Effective learning is an empowered partnership in which both student and teacher are accountable to each other through on-going dialogue; there should never be a power struggle between the two. I continuously used their feedback to tweak my course and encouraged the students to do likewise.

Students must be an integral part of their learning experience, not outside of it. The best way I knew how to do that was staying connected with them through constant dialogue and, most importantly, acting on it in a tangible way. They had to see that I listened to them. Once students believed that I did indeed ‘walk the talk,’ the classroom took on a whole new meaningful learning experience.

A simple gesture like standing at the entrance to a classroom and welcoming each student goes a long way toward changing attitudes toward learning in that classroom. Posting full solutions to tests and assignments and allowing time for students to check them and ask questions establishes a level of accountability for both teacher and student.

Students have a right to understand where and why they went wrong and how to correct it. Anything less, in my opinion, cheats the student.

I could never have imagined teaching the same course the same way year in and year out. If I had taught that way I know I would have gone flat and so would have the learning experience in my class. Each class taught me something different which was incorporated into the next class and so on. When I considered the variety of learners in each class, how would it be any other way? As a result, a variety of learning experiences were built in to each week’s set of lessons reflecting the new information I had learned the previous week.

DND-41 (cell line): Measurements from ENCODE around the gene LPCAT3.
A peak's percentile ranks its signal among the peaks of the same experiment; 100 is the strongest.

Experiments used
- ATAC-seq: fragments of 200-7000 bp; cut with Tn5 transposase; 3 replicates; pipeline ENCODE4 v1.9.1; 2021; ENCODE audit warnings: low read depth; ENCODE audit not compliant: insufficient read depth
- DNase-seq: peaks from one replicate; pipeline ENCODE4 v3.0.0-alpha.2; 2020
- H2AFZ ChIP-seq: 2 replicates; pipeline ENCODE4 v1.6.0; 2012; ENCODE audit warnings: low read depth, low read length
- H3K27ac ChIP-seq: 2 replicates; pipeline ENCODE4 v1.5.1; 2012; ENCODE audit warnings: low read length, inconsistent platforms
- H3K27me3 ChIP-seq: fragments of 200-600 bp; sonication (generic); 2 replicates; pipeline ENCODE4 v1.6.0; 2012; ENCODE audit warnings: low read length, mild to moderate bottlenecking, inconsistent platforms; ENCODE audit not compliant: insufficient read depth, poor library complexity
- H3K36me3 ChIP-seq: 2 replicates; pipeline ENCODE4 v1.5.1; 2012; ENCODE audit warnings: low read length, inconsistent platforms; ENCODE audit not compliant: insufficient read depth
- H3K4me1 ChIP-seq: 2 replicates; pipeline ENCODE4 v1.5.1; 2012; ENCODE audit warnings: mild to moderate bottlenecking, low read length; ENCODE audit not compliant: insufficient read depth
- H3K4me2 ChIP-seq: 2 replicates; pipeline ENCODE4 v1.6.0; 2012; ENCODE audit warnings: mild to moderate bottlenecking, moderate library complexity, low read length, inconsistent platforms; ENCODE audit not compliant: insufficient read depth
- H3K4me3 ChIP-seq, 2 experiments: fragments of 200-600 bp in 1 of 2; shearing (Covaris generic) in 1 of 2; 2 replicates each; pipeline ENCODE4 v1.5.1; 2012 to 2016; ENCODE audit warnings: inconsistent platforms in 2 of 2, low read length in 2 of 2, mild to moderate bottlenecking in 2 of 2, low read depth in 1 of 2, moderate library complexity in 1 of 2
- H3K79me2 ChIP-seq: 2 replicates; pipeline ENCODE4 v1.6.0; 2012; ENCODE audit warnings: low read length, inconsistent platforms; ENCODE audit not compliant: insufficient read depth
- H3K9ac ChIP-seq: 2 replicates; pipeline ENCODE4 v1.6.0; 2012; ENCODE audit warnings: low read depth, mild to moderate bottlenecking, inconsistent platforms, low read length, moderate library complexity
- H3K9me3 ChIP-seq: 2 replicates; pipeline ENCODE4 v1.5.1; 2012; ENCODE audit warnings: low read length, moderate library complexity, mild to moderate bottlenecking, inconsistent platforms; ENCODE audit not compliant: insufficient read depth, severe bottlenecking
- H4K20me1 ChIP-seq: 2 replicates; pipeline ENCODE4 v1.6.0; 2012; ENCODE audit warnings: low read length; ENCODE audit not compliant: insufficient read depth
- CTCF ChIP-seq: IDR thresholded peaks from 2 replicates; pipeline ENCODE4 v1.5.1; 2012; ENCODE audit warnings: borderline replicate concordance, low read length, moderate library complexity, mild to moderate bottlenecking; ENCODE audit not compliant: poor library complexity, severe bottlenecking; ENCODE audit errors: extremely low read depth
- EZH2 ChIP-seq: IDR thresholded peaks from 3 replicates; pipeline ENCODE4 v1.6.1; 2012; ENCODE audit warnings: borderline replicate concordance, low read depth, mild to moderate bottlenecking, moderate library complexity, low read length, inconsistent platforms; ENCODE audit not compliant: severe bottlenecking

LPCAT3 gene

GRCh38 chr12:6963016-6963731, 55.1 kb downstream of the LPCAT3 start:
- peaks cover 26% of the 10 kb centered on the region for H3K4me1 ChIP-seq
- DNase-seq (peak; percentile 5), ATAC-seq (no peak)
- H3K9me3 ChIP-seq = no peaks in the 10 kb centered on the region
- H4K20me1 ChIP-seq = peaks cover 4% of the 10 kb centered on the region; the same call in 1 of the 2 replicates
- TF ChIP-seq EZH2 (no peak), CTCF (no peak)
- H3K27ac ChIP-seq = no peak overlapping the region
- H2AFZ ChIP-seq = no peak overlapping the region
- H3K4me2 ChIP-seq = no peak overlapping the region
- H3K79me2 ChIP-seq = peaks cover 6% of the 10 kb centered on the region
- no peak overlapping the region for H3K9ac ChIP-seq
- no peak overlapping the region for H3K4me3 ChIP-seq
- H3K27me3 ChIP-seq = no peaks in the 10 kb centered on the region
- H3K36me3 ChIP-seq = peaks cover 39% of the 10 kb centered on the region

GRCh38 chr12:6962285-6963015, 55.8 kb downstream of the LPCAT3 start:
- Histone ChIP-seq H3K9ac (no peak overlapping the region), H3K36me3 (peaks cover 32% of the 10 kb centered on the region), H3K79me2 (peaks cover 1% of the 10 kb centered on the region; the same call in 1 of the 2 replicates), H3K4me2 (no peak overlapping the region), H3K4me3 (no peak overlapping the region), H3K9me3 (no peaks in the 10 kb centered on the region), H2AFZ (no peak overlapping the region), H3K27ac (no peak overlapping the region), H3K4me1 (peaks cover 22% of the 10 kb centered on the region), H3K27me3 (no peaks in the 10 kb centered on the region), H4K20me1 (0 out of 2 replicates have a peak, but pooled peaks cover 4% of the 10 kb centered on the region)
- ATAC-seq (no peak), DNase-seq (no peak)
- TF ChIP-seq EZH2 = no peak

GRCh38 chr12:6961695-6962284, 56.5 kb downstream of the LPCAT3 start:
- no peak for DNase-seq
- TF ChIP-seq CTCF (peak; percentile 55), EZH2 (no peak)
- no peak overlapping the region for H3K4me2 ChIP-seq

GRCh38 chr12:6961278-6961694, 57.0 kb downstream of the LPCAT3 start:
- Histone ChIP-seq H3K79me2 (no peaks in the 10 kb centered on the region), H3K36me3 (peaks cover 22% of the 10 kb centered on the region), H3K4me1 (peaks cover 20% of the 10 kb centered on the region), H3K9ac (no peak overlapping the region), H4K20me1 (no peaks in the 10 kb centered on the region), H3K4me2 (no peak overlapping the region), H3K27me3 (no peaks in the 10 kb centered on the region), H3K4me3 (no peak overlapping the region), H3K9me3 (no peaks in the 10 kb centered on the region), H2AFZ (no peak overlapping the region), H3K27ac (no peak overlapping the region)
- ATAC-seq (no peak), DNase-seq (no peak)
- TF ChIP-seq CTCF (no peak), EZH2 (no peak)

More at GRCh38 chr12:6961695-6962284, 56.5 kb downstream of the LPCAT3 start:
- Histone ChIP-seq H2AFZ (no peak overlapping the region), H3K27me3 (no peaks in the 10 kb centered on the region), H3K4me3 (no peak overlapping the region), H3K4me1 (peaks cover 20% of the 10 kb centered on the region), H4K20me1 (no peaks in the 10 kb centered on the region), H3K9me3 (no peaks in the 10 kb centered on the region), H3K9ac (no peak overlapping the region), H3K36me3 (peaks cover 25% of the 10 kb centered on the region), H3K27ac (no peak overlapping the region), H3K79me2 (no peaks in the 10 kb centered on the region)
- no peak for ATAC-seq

Teaching can never been done in isolation. If a particular student had difficulties, I went to the different departments on the student’s timetable to speak to their teacher. Often, much was learned by doing that.

Finding My Way

My dad impacted me the most. His steadfast perseverance, intelligence, fair play, honesty, foresight, courage, sacrifice and unconditional love for his family set the standard by which I measure my life each day.

Each stage in my life—often, when I needed help the most—has had a mentor to guide me through it before s/he handed me off to the next. This is a blessing that visits so few of us and I will always be grateful for their wisdom, patience and understanding.

One mentor, if for no other reason than the longevity of his contribution, stands out: Dr. H. L. Ridge, Professor Emeritus, University of Toronto. He was my mathematics instructor at the Faculty of Education, University of Toronto. He not only challenged me to think differently and apply my learning in a creative way but, he was the model of commitment and professional standard that I became as a teacher. Like him, I encouraged my students to do better and be better than they were because I understood the benefits of that attitude to not only myself as a teacher but for my students.